October 2012


So many literary journals these days are online, including a number of the long-established print journals. It’s wonderful to have the contents so accessible, and I’m sure the cost savings enable some of these publications to stay afloat that might otherwise close their doors and their covers. And, of course, I’m delighted to have had so many of my essays published in these journals.

That said, I still love picking up a magazine, enjoying its artsy cover and the tactile pleasure of its glossy or matte finish, and leafing through the pages, one by one. Reading it lying down on the couch instead of on a screen, writing in the margins, sticking post-its here and there. I don’t even mind the smudges of chocolate in the corners. And if one of my essays is there too, that’s even better.

This fall I’ve had the pleasure of seeing two of my personal essays in print. The September issue of Skive Magazine, an Australian journal, is a special “Memoirs” issue, and it includes “Walking in the Light,” a piece that I wrote about my experiences as a supernumerary and volunteeer “light walker” for the San Diego Opera.

Dear to my heart is a new journal, Killing the Angel, “a literary experiment inspired by Virginia Woolf.” My essay, “My Space,” is in the just-released inaugural issue. No, I’m not writing about the social networking site; “My Space” is about finding “a room of my own” and a brief fictional overview of this ceaseless literal and figurative quest.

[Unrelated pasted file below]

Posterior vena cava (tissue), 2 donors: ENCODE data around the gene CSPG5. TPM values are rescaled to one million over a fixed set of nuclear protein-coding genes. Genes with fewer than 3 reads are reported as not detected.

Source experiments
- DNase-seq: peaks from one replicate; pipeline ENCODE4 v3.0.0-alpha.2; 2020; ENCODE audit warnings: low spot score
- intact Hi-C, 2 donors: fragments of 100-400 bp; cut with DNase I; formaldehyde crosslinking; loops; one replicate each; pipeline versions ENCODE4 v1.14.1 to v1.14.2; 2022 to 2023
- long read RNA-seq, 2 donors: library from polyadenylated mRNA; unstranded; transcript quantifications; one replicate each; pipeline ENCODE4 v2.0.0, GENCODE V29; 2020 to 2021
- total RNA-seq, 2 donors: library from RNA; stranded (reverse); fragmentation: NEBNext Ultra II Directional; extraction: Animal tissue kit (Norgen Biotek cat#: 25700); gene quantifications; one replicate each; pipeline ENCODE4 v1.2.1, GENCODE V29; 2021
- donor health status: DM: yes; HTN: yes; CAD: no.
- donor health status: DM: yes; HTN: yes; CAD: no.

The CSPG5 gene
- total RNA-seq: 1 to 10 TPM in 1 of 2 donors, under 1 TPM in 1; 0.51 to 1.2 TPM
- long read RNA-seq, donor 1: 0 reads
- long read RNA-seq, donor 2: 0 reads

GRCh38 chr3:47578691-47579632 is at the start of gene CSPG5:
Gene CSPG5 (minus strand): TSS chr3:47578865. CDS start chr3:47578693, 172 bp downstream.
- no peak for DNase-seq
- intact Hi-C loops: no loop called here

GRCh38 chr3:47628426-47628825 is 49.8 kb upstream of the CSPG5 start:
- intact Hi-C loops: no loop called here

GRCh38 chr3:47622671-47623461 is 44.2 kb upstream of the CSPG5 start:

What these two publications have in common, in addition to my work, is that each is a labor of love, the product of the committed efforts of a dedicated publisher/editor. I commend Matt Ward of Skive and Jessica Rosevear of Killing the Angel because they’re brave and brazen, bucking the digital tide, and I have these two lovely specimens in front of me as a result.  For this reason I’m not posting my stories online at this time; rather, I’m hoping that a few people will be interested and curious and motivated to buy a copy from the publisher (at their websites). Unless you’re in Australia, where you’ll be able to pick up a copy of Skive, or in Paris, where Jessica tells me Killing the Angel is on the august shelves of Shakespeare and Company.

Whenever I think I’m through writing about food–okay, done that, time to move on–something jogs my memory, & it’s often food related. I love both reading and writing about food  because, of course, it’s so much more. The food is just the hook, the entry point to memories and moods and  mysteries. I’ve written about sushi, and about bacon (more now that I’ve stopped eating it) and rutabagas and Cornish pasties. And in each of these pieces, I’m writing about my life. Since I plan to continue to live, eat, and write, I doubt that I’ll run out of inspiration.

My latest published essay is about mollusks–clams and mussels and oysters, oh my!–a tragic tale of renunciation. I’m doubly delighted that  Elegy for a Mollusk,” (linked here) is published in the northwest journal, Raven Chronicles, since most of it takes place in Seattle, and because it’s truly an honor to be in a journal that has also published the work of my good friend and mentor, Priscilla Long.

Have a dozen on the half-shell for me. Buon appetito!